On Sun, May 9, 2010 at 5:39 AM, Paolo 'Blaisorblade' Giarrusso
> Please, not again. The performance myth that "garbage collection is so
> slow" "Java is slow" is old and should be dead. About Java, it has
> just bad startup performance. So please don't draw uneducated
> conclusions on GC.
Two historic reasons pester the myth. One, most functional languages
at that time were garbage collected, but comparatively little was
known about making functional languages go fast, cross pollinating the
idea that it might as well be the garbage collector. Two, when Java
came out, it had an awful garbage collector. Three, Java programmers,
the bad ones, tend to like wrapping their objects in objects. If this
happens several times, cache memory quickly becomes a scarce resource
which in turn hurts performance. Four, GC is forgiving. If you write a
bad program with a horrendous allocation rate, and bad reference
management, the GC saves the day. The program runs, and it is slow.
> And some concurrent algorithms (like immutable data structures) become
> unmanageable without GC (unless GC is emulated through atomic
> refcounting - that's easy in C++, but much slower).
Right. GC is a productivity balance. With GC in Go, you spend more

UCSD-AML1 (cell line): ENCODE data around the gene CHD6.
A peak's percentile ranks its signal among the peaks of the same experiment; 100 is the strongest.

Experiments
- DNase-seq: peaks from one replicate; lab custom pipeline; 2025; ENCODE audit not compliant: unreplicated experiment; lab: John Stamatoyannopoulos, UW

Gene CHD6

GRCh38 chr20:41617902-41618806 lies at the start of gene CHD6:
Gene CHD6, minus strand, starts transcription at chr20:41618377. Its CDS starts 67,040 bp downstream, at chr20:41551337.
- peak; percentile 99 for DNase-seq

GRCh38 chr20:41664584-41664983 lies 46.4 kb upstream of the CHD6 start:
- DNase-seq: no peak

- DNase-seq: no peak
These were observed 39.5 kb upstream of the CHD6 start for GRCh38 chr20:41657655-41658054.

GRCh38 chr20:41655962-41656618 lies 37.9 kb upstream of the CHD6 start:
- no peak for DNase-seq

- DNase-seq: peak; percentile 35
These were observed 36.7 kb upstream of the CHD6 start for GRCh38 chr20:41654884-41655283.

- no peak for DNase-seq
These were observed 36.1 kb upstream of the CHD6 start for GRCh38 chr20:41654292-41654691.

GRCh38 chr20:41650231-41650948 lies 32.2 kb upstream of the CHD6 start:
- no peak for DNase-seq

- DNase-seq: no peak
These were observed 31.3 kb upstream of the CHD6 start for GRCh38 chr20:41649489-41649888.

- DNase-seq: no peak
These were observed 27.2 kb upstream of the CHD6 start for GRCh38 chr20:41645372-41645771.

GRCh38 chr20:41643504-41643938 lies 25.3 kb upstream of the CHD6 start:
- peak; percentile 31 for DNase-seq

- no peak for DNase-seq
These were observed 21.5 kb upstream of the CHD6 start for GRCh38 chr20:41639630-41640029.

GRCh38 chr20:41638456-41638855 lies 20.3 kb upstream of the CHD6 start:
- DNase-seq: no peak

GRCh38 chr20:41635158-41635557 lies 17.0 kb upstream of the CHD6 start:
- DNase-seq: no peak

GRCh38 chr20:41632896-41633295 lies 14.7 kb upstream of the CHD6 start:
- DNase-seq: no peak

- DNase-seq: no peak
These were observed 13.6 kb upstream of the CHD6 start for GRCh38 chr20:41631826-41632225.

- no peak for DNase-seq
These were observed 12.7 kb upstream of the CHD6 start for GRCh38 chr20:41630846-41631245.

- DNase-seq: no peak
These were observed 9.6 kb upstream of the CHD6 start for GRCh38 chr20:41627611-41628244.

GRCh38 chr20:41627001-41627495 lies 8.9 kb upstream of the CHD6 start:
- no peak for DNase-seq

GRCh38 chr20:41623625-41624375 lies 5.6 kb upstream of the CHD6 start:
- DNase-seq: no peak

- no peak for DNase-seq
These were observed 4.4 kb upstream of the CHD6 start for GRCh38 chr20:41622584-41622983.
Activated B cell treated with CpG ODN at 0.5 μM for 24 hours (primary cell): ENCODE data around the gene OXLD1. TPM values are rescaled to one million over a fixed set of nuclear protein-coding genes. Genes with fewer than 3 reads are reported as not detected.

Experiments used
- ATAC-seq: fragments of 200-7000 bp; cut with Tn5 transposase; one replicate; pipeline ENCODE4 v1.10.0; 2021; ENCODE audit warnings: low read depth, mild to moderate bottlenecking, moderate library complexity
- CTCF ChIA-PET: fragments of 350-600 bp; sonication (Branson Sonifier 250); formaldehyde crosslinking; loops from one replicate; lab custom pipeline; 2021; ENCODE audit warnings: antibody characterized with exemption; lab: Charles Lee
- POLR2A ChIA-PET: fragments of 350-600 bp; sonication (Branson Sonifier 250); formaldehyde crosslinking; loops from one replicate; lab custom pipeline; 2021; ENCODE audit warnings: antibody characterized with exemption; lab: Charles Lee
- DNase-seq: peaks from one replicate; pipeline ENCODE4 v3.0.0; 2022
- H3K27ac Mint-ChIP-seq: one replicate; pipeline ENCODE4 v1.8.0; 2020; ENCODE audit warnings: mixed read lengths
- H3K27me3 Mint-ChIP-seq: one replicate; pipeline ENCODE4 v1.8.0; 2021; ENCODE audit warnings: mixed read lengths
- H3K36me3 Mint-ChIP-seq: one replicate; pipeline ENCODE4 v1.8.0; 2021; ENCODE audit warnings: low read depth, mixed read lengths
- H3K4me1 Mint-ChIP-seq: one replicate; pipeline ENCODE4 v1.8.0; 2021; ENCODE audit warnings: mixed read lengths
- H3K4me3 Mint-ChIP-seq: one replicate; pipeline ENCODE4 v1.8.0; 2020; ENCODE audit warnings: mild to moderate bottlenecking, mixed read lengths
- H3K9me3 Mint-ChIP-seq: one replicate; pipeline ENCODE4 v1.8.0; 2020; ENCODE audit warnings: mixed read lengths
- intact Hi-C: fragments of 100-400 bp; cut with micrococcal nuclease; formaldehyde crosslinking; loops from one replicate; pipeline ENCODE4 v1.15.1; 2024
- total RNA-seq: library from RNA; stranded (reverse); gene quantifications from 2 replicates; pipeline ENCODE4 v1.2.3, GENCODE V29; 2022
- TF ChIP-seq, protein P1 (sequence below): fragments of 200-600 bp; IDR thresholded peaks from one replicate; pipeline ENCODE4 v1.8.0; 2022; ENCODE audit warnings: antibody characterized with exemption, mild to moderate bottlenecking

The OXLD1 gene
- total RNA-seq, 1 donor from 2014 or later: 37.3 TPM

time on your algorithm and problem than tedious memory management.
When memory become a problem, garbage collectors normally allow for
heap inspection in some way. You can then draw statistics from the GC
and optimize the bottleneck. I will claim that your time is much
better spent with this approach.
There is another interesting GC-strategy for a highly concurrent
language which is the one Erlang uses. In Erlang, a process is a
light-weight, userland scheduled beast, much akin to a goroutine. Two
differences however: They are completely isolated from each other,
hence warranting the process term, and each have their own garbage
collector attached. The consequence is that all communication between
processes must happen by copying. It makes the "Share data by
communicating" mantra extremely important. Don't hand a 16Mb binary
search tree to another process! You will not be passing by the
reference. The one-gc-per-process yields some nice soft-realtime
properties in the system. Also, it means that a process-crash is
non-fatal by construction. The rest of the program can be sure it does
not garbled data so it can keep running. The strategy of limiting the
impact of errors is central to Erlang programming.
On the other hand, the design choice of Erlang forces other things to
be in certain ways. To facilitate Erlangs main purpose, protocol
handling, bytes of binary data are handled in a seperate, ref-counted
heap. Each process only sits with the slice-structure in its heap
space. Also, the system support pervasive hash-tables essentially,
where any process can go look up information.